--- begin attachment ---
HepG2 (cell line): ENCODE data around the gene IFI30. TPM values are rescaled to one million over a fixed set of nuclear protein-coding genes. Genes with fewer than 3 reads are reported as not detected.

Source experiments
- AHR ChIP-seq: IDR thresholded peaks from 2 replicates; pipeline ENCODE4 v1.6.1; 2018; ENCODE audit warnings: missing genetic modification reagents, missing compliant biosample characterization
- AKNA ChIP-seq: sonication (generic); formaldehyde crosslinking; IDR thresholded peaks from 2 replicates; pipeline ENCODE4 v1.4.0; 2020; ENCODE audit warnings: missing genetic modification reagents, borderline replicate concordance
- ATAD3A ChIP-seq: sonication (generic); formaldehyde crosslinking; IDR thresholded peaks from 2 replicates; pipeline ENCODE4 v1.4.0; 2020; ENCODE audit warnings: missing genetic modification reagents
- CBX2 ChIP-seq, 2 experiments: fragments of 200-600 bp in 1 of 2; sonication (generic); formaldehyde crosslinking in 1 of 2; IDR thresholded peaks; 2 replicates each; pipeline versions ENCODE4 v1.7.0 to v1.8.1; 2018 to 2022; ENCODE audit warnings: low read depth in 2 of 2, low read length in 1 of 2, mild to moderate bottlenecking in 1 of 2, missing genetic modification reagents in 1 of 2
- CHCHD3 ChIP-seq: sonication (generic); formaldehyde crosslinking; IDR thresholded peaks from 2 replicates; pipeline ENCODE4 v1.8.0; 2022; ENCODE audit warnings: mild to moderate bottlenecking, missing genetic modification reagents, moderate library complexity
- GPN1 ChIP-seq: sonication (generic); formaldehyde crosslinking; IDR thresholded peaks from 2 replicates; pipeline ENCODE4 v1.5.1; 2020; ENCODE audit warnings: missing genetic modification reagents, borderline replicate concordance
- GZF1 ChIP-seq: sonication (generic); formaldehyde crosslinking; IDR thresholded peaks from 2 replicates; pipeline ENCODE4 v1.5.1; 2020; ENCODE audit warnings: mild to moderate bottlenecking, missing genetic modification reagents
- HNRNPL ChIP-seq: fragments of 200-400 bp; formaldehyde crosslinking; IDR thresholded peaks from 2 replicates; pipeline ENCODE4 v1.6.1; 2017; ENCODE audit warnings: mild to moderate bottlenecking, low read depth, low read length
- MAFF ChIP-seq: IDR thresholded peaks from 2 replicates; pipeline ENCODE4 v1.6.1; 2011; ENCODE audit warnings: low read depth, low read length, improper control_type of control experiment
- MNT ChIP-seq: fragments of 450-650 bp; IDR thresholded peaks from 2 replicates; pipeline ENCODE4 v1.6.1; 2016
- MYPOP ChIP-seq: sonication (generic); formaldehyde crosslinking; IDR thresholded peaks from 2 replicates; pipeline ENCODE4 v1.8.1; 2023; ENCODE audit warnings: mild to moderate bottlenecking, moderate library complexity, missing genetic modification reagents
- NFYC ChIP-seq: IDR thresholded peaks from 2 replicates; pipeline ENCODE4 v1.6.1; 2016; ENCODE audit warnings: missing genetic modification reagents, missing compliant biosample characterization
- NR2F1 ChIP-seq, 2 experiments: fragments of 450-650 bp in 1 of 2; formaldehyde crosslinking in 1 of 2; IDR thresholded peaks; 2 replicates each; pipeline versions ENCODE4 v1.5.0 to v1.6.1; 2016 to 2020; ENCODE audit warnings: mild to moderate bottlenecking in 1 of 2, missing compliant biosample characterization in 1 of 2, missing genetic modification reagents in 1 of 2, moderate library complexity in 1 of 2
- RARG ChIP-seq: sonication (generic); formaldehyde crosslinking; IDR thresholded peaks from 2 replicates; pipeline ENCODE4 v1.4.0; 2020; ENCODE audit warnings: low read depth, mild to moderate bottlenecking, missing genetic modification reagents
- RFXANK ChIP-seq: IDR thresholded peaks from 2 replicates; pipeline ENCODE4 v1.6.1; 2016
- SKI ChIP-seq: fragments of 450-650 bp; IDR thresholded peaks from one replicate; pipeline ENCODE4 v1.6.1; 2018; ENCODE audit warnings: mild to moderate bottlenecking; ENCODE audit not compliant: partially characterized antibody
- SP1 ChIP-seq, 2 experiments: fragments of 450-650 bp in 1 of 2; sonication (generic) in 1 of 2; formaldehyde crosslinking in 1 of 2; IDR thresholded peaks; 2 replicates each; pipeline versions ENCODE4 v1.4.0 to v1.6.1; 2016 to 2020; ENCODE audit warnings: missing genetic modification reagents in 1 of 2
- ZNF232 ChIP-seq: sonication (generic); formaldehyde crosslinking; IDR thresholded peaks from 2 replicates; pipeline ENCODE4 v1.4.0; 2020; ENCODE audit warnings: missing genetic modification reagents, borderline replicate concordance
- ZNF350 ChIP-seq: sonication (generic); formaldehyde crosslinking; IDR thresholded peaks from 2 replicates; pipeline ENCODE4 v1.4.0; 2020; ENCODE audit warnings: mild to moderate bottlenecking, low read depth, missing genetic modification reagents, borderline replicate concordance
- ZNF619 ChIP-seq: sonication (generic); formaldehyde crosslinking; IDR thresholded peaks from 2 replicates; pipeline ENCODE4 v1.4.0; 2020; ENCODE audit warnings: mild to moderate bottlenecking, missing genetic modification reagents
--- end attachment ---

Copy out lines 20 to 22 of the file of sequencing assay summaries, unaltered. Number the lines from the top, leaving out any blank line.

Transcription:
- ZNF232 ChIP-seq: sonication (generic); formaldehyde crosslinking; IDR thresholded peaks from 2 replicates; pipeline ENCODE4 v1.4.0; 2020; ENCODE audit warnings: missing genetic modification reagents, borderline replicate concordance
- ZNF350 ChIP-seq: sonication (generic); formaldehyde crosslinking; IDR thresholded peaks from 2 replicates; pipeline ENCODE4 v1.4.0; 2020; ENCODE audit warnings: mild to moderate bottlenecking, low read depth, missing genetic modification reagents, borderline replicate concordance
- ZNF619 ChIP-seq: sonication (generic); formaldehyde crosslinking; IDR thresholded peaks from 2 replicates; pipeline ENCODE4 v1.4.0; 2020; ENCODE audit warnings: mild to moderate bottlenecking, missing genetic modification reagents